A Cultural History
I've heard this was crap. Anyone out there see it? If I remember the promos there's a "found footage" feel to it, which probably explains why I dismissed it out of hand. I've never much liked the technique amd now that every third film uses it I'm well over it. A bit here and there (as in ALIENS with the helmet cams during the first big xenomorph attack) can work beautifully, but more than a few minutes of it gives me a headache.
its one of the cheapest ways to make a movie now in as much as it excuses a lot of the failing of a shite film as deliberate real world technique. I thought the idea of Apollo 18 sounded good but that style of film making is invariably disappointing.
I think some (alleged) filmmakers think it gives them a sort of free pass on cinematography. Why bother setting up intriguing visual compositions which may propel the story forward or give subtle insights into character and emotion when you can just hand someone a camera and yell "action!"? I must say I enjoyed "Troll Hunter" despite the technique. Likely due to the need for many cgi inserts there was a more polished and deliberate feel to the framing and not as much nauseating shakiness. Generally speaking I stay away from anything using it unless I'm very intrigued by the write-ups.
It seems you guys haven't seen this flick which is too bad since it is actually pretty good. The special effects are great as it the photography-yes part of it is the Blair Witch shaky type of camera work but no where near as much as you two seem to think. In the story the LM had the addition of several TV cameras as this mission was intended to televise the whole trips duration. Certainly worth 85 minutes of your time.
Thanks Paul, Yes my comments are written in ignorance. I actually like Blair Witch, though. The style and lost footage works well with that story. Unfortunately that same style of film shooting seemed to get jumped on by a lot of cheap ass, no story copy cats. On your recommendation and the fact that the idea of Apollo 18 is a good one, I do still intend to check it out.....I just paused in the middle of that last sentence to go order the DVD from Amazon. I'll let you know.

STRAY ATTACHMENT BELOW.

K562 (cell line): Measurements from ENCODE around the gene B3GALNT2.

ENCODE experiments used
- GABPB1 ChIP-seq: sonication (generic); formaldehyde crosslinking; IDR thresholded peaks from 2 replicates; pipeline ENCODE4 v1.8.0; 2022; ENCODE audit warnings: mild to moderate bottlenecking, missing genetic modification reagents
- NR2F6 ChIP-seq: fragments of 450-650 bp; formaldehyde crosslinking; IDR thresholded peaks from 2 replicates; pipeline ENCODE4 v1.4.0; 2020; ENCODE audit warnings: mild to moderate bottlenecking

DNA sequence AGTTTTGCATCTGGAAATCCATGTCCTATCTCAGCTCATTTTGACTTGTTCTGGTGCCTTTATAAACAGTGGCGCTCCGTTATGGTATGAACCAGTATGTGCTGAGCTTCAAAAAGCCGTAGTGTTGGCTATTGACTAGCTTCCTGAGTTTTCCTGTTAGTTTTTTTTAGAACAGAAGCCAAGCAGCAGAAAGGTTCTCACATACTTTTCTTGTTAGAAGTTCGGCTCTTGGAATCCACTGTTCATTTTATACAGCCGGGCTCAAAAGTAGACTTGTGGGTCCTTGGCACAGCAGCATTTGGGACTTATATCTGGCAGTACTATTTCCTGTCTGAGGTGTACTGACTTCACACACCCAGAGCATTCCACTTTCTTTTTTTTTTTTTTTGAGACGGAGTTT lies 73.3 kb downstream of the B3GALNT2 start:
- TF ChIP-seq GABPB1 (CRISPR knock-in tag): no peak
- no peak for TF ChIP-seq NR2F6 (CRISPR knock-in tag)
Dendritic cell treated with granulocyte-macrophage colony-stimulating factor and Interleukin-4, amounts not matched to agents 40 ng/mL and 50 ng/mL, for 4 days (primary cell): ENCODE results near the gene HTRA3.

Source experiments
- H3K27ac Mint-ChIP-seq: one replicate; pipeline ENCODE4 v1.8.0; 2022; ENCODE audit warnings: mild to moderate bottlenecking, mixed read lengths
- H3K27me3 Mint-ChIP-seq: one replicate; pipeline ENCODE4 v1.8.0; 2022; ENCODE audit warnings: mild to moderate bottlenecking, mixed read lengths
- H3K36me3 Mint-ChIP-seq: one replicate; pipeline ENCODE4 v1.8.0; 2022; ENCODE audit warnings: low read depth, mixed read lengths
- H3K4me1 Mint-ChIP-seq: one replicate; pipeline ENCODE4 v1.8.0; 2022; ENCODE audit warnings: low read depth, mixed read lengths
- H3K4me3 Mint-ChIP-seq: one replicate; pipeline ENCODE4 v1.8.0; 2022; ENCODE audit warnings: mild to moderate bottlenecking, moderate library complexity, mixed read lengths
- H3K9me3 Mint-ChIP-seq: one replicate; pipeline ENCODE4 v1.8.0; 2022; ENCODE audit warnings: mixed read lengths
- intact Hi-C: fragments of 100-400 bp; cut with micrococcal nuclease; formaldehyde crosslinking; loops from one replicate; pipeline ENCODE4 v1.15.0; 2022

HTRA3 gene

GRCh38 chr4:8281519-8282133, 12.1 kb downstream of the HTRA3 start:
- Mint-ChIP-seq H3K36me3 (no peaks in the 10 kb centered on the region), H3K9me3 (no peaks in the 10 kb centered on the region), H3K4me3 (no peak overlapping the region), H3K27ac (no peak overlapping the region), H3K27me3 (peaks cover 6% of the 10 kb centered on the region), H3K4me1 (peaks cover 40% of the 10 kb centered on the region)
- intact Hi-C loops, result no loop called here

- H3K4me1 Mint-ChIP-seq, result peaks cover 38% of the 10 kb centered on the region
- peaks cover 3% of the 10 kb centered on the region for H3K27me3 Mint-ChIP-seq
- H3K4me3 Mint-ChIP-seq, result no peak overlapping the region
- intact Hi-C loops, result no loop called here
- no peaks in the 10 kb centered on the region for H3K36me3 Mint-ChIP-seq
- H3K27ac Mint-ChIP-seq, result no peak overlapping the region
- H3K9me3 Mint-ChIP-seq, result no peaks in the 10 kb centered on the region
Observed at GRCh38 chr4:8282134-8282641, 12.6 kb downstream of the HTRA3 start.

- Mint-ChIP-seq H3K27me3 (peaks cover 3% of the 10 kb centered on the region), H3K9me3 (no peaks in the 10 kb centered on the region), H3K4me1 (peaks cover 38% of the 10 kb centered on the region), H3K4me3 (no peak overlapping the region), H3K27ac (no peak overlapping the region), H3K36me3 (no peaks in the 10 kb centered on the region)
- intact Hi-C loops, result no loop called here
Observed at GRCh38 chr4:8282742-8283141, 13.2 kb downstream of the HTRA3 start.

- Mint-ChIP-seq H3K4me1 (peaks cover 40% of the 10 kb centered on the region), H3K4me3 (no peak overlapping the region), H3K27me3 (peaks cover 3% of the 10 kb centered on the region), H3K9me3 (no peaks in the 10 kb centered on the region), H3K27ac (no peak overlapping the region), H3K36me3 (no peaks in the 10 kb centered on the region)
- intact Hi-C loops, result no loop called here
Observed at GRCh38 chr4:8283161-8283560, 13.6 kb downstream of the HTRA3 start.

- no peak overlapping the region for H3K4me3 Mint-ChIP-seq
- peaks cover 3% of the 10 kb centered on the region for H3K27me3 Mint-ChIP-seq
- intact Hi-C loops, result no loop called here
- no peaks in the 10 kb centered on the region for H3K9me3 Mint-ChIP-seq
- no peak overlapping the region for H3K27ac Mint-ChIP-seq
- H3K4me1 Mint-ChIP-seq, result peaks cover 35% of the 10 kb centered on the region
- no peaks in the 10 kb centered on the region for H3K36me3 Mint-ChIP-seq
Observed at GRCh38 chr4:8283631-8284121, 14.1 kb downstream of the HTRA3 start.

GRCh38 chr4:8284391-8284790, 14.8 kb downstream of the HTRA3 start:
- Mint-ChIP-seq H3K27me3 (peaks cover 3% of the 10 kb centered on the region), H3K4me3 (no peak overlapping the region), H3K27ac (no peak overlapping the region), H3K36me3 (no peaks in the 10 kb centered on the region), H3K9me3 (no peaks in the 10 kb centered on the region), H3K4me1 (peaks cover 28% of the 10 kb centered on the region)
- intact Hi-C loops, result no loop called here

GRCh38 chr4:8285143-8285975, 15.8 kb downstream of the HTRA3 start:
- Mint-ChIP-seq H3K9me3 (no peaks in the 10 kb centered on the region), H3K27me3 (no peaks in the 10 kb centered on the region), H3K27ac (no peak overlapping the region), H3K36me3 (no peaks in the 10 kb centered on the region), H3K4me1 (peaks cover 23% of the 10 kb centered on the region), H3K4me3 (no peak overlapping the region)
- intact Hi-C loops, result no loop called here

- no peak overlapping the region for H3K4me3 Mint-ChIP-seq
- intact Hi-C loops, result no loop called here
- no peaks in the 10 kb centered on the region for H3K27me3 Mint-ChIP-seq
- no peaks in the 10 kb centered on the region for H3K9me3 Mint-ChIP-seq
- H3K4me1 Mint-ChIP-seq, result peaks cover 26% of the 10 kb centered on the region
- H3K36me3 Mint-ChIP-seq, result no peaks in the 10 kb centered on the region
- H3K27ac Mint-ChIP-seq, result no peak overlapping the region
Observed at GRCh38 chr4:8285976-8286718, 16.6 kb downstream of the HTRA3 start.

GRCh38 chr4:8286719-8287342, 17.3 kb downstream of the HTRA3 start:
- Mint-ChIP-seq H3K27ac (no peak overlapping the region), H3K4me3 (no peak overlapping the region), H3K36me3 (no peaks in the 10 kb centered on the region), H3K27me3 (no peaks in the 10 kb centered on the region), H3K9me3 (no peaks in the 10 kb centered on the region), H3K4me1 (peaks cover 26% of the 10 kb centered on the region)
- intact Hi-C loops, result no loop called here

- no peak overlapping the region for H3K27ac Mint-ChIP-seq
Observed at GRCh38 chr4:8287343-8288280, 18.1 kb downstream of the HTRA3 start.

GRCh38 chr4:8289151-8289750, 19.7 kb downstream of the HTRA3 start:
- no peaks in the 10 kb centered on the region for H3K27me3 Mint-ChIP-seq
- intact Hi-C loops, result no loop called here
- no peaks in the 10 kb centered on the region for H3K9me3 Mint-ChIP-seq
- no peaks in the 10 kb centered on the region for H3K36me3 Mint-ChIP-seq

Well the Sunday afternoon movie of choice was this and...its OK. It is worth 85 minutes of your time. Will I watch it again...mmm probably not but I am glad I watched it once. To pick up a point from Paul's comment above. It's not the shaky "hand held" camera of such films that cheapens them, its the fixed limited POV of the first person camera 'eye' which severely limits the language of film making. Apollo 18 can justify all of its in story cameras better than most that use this technique but - and this is entirely a matter of opinion - it would have been a lot better had it have opened itself up to 3rd person camera eye, as well.
I'll give a film points for having a Soviet lander (wonder how that got there?) so I have to admit I'm curious, now. Found footage has its ups and downs, in my opinion more downs than ups, but I won't condemn a film for using it.
Nor me but the story has got to justify every camera used... and more importantly; why the characters carry on filming when being chased by (insert; Zombies or witches or monsters or whatever). Apollo 18 does. It's also well acted, has satisfactory effects and good sound so is worth a watch. The Soviet Lander for me is the design highlight and makes up for the less creatively interesting (SPOILERS)
I'm impressed personally, because they didn't make it up: that's a Soviet LK that would have taken Leonov to the moon if their N-1 booster had ever worked. https://en.wikipedia.org/wiki/LK_(spacecraft)